The Modernization Theory of Seymour Martin Lipset holds that all societies are heading towards modern democracy and the development of inclusive political institutions, but democracy, like civilization itself, can have its own national and ethnic characteristics, which may include communal autocracy, paternal autocracy, tribal, ethnic or religious autocracy, theocracy and other non-liberal doctrines. The most liberal countries and the most authoritarian ones both nowadays call themselves democracies, but there is no one to lay down universally applicable norms. The totalitarian Gulf sheikhdoms are among the strongest champions of the so-called democracy movements in the Arab world, which soon morph into militant Islamist extremism.

History, tradition and culture play their parts and, even in the West, all the democratic societies are not the same. With ambitious normative standards, accusations of hypocrisy obviously arise. Jürgen Habermas, Europe’s leading political philosopher, points out that “our own halfway liberal societies” were vulnerable on this score: “Today... we encounter this paradox in the concept of ‘militant democracy’... in violation of humanitarian international law [that] justifies this in the name of universal values. This reinforces the suspicion that the programme of human rights consists in its imperialist misuse.”

The connection between international security and democracy is tenuous. Power is so unequally distributed that the West has the freedom to conceptualize and apply its tenets to others. The Western advocacy of democracy is prescriptive, sometimes with sanctions and pressure, at other times with military action as well. Big powers tend to conflate their national security with international security, and using the argument of human rights and democracy, and the right of humanitarian intervention to protect people against their rulers can magnify insecurity and tensions. The US subjects all other countries to an annual human rights audit, provoking the Chinese in 2012 to issue a 9,000-word denunciation of human rights abuses in the US. In a brazen politicization of its human-rights agenda, the West protested against Russia’s limitation of gay rights through a political boycott of the Winter Olympic Games at Sochi.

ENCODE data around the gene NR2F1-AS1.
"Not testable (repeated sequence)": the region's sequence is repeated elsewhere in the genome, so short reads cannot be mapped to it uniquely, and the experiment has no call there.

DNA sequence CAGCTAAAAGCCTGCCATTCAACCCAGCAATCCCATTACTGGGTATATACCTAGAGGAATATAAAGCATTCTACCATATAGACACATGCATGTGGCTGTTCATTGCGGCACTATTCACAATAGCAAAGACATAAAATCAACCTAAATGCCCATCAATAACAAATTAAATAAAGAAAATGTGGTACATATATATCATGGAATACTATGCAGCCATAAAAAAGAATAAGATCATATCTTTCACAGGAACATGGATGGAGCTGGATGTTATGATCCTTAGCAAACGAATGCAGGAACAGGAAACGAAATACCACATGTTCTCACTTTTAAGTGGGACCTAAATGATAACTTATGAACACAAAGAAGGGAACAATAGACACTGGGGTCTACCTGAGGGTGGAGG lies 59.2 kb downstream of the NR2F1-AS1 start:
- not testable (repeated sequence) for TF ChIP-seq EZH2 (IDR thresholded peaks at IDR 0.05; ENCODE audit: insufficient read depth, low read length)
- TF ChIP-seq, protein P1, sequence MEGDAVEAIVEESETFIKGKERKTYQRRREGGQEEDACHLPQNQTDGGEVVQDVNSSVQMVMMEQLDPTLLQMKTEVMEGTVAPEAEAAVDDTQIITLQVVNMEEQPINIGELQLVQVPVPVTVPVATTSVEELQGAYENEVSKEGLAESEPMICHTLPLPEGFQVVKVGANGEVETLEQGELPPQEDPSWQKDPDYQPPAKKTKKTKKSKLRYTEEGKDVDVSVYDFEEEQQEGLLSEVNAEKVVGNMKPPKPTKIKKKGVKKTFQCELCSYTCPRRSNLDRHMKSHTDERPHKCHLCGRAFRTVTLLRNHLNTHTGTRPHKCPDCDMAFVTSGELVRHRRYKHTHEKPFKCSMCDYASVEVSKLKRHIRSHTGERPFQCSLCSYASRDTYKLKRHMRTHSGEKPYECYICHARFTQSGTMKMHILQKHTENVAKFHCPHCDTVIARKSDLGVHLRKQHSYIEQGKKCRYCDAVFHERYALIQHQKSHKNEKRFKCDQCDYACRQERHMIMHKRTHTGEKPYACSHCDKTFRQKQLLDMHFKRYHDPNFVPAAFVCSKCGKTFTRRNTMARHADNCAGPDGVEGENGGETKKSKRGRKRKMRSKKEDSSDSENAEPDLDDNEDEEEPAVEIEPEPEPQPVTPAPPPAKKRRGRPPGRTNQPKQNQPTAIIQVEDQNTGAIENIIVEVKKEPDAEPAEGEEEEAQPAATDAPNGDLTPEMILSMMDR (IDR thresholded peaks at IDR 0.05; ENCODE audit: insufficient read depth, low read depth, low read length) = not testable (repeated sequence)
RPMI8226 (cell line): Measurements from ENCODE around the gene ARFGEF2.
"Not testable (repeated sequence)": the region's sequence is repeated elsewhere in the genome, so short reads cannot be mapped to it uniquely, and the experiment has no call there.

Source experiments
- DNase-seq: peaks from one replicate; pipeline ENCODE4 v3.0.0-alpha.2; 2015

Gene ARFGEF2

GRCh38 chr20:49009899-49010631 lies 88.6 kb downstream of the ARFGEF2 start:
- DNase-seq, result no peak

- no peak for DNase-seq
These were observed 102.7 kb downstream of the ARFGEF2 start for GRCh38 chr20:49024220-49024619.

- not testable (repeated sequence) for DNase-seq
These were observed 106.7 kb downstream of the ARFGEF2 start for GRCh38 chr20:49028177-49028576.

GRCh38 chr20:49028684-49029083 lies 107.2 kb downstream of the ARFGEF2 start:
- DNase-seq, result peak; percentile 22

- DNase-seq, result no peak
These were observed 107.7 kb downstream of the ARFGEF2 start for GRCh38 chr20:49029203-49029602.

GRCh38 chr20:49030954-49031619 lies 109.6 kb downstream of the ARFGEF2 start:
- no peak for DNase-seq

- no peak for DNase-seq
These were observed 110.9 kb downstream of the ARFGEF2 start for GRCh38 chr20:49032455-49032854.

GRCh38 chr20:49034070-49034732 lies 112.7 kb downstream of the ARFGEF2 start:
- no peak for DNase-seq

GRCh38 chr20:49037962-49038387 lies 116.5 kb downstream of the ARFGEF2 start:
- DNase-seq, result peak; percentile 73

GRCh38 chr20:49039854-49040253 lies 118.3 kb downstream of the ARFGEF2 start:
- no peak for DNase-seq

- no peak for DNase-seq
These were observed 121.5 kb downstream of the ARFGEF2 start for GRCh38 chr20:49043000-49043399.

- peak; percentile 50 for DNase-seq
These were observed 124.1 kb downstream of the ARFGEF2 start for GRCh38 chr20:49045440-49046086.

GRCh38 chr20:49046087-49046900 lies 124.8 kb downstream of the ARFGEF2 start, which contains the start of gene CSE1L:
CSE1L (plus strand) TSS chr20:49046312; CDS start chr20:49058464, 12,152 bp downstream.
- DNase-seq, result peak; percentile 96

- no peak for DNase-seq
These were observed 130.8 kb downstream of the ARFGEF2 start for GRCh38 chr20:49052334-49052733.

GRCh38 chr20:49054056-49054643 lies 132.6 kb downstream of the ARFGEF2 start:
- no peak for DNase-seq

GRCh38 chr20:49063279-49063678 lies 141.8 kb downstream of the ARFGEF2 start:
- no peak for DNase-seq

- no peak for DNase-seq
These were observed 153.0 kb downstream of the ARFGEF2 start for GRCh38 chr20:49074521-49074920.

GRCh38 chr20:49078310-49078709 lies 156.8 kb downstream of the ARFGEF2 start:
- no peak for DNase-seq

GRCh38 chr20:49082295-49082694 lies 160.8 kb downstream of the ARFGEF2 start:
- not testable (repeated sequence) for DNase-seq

The argument that such interventions prevent dictators committing atrocities on their populations may be correct up to a point, but the geopolitical calculations behind regime change are obvious, and it is naïve to believe that big powers are altruistic. Rich and democratic countries may not fight one another, but are, more often than not, quite ready to fight others. The case for democracy is strong and self- evident, but it is not made if overlaid with geopolitical calculations and aggressive political grandstanding without regard to the human cost.

Returning to the greatest democratic show on earth in India, warts and all, it has endured through the decades in spite of a large peasant class, illiteracy, personality cult, dynasties, blatant ethnic and sectarian appeals and mass poverty. India has been a democracy longer than many European nations, has a higher voting turn-out than the West, and gave the vote to women long before two European countries. Nevertheless the US and the EU deal even-handedly between India, which is a 67-year-old democracy, and Pakistan, where the unaccountable army pulls all the strings and indulges in cross-border terror.

It has been argued that democracy is a drag on development because it opens the way to dissent and opposition, environmental concerns and obstructing land use, but makes no effort to curb misuse by corrupt vested interests. Democracy is also alleged to have created an ambience where failures, bad governance, and weak institutions have thrived on inertia and fatalism, with India becoming unpredictable, unreliable and internationally uncompetitive. But the virtue of democracy is plural, not singular, and it is a culture as well as a set of institutions. If China can have socialism with Chinese characteristics, why can we not settle for an Indian democracy with Indian characteristics?

B.R. Ambedkar, whose birth anniversary is listed as a national holiday, was not entirely wrong in suggesting that democracy in India “is only a top dressing on an Indian soil which is essentially undemocratic”, but he would have been happy today to note that India is fully democratic — after a fashion.